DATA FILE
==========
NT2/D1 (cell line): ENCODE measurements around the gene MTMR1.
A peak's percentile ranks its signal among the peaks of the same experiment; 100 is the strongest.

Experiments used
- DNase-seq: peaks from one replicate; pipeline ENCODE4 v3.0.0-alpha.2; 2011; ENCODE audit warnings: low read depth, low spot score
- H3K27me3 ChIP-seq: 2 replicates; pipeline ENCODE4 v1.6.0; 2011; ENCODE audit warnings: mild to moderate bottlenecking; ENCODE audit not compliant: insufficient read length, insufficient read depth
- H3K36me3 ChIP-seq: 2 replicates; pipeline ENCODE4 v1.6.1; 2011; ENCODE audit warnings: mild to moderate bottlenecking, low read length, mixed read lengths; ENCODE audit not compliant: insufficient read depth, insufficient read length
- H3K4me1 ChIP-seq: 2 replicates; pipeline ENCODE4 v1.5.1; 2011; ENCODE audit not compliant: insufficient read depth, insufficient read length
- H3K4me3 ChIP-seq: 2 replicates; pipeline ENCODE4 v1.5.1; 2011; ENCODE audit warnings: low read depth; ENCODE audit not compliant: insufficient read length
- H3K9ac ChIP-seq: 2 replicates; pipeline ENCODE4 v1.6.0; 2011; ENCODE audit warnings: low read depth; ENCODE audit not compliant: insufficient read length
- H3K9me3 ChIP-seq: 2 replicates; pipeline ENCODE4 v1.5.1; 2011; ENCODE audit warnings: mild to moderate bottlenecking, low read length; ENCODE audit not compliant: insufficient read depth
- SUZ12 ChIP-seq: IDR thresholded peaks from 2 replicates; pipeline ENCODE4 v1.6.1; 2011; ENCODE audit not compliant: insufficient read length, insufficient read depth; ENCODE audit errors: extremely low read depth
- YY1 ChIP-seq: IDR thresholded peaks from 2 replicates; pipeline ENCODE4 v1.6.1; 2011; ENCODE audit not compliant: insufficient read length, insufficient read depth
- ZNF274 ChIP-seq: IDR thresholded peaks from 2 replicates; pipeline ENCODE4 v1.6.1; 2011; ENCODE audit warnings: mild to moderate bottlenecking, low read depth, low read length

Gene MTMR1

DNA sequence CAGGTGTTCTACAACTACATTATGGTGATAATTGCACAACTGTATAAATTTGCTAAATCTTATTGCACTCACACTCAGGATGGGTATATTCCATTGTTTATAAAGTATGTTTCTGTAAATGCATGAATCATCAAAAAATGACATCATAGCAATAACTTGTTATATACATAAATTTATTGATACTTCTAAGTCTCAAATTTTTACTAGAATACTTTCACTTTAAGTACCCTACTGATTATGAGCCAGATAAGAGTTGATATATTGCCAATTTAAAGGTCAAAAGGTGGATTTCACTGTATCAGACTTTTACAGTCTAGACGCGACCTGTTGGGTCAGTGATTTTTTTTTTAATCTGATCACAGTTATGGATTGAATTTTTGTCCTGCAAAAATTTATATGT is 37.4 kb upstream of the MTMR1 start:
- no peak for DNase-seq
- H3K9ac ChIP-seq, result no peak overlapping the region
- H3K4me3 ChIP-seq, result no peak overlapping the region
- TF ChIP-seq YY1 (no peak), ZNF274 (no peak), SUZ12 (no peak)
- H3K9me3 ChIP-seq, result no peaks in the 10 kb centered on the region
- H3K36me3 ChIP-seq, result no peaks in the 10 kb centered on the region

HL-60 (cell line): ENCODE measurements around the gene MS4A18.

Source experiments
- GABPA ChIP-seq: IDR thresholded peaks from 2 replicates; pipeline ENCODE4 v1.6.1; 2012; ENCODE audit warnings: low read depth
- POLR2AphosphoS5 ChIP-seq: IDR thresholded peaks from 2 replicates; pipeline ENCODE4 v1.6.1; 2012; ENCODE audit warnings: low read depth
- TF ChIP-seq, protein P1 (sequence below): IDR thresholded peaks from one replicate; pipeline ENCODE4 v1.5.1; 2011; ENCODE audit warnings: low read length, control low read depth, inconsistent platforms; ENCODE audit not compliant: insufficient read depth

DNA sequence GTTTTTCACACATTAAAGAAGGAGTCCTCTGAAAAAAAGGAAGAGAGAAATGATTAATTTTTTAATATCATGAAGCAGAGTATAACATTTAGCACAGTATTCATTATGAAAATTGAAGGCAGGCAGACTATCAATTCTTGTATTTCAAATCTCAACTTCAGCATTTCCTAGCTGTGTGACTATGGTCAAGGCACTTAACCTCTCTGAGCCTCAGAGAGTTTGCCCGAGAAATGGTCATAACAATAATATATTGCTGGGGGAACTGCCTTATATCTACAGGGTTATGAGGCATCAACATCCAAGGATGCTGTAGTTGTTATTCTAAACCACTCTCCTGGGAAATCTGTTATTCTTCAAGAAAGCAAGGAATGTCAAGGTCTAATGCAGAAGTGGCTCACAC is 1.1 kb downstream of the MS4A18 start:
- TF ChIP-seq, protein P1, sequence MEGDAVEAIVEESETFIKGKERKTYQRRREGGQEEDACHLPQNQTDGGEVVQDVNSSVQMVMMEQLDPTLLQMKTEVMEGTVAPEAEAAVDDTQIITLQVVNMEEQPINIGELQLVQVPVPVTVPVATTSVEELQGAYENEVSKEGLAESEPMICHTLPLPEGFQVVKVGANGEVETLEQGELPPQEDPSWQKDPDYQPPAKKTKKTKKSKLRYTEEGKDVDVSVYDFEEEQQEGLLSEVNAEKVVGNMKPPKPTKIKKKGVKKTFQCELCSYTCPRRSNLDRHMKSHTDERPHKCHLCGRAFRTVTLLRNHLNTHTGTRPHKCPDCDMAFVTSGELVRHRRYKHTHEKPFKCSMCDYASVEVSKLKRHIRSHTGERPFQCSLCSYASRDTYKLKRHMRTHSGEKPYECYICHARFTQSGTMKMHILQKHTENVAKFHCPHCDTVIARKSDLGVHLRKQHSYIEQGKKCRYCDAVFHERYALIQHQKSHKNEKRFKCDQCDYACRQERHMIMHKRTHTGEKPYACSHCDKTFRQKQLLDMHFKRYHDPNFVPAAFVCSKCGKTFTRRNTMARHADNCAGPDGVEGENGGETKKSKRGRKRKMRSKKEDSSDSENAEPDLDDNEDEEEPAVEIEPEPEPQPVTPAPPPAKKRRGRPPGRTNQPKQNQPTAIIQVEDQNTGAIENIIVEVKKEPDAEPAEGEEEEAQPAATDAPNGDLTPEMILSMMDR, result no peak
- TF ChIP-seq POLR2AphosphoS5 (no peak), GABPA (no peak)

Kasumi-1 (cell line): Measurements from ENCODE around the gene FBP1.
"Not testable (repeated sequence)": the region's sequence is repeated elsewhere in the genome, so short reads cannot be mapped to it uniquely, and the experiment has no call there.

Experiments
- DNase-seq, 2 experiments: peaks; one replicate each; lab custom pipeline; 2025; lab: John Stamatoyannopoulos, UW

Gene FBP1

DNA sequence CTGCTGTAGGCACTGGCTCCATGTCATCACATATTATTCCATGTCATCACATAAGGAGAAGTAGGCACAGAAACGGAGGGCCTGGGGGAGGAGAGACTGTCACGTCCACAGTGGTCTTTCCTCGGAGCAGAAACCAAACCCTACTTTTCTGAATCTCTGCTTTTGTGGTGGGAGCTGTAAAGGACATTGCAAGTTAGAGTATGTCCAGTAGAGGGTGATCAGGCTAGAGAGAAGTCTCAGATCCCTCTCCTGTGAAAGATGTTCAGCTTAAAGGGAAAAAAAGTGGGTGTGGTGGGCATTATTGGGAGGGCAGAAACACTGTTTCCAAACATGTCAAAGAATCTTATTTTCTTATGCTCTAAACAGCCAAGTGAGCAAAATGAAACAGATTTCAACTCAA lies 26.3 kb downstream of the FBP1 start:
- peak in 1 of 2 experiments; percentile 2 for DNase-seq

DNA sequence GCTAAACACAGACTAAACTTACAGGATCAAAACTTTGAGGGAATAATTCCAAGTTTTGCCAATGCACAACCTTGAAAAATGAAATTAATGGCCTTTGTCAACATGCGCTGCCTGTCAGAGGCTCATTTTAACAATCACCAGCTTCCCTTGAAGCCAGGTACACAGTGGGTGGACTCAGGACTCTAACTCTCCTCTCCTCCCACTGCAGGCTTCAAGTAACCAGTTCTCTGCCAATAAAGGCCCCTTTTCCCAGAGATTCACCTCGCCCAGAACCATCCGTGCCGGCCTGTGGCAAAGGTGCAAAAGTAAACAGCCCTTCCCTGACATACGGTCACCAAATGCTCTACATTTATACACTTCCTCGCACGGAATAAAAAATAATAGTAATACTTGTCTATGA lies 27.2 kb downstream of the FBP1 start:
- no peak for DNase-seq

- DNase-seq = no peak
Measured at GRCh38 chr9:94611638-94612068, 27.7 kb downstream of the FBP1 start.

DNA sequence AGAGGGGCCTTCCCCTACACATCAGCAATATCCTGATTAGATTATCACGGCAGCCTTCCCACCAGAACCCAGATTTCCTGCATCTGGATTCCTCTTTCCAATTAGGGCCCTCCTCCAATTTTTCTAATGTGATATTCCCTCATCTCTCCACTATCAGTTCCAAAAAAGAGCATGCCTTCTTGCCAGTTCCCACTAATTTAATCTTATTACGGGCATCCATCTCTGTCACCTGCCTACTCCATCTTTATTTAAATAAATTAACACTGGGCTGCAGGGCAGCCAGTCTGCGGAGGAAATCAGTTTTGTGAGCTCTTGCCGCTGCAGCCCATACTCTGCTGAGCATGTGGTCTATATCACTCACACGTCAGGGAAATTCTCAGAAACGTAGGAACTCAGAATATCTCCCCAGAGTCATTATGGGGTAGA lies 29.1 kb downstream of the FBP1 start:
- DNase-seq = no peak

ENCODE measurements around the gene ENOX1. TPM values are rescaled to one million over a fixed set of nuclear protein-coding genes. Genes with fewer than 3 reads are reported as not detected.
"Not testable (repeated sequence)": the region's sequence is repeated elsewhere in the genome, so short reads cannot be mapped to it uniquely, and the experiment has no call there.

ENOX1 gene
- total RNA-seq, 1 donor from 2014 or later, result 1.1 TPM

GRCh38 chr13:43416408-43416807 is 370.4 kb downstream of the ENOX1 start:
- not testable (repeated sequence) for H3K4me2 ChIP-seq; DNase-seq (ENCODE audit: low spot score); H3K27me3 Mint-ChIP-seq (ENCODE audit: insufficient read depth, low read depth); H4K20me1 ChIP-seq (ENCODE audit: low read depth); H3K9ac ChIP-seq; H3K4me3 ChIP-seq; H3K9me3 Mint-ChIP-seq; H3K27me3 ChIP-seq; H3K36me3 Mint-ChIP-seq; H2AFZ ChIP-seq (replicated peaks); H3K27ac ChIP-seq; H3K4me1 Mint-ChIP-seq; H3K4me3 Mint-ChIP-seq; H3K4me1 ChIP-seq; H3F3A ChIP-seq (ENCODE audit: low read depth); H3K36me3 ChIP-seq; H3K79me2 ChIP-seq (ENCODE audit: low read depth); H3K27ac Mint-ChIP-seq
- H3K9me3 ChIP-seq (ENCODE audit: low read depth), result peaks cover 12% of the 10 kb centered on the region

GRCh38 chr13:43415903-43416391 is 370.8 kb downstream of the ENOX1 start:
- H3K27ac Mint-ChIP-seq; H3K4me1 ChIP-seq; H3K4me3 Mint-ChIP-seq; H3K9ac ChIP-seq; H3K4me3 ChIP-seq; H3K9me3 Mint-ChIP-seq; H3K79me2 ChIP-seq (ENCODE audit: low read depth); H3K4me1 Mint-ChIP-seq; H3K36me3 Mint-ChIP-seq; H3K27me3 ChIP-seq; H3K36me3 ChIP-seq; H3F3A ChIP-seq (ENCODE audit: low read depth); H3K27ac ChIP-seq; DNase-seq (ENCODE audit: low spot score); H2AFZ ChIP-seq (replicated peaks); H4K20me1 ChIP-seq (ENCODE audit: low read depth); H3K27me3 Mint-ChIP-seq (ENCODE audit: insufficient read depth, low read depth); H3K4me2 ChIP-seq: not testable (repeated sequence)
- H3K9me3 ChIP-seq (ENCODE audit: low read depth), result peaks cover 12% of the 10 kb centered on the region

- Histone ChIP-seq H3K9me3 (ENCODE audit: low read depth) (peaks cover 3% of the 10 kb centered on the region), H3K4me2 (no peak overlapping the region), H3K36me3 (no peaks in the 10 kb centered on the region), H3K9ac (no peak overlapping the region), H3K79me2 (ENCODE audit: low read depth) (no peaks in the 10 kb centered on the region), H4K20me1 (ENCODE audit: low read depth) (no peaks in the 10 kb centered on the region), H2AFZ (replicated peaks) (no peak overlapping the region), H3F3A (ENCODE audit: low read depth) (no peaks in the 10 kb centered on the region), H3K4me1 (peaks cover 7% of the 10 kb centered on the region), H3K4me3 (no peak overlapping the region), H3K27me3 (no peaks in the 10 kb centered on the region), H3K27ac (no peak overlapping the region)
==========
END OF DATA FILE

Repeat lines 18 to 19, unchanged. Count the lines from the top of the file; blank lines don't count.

- H3K4me3 ChIP-seq, result no peak overlapping the region
- TF ChIP-seq YY1 (no peak), ZNF274 (no peak), SUZ12 (no peak)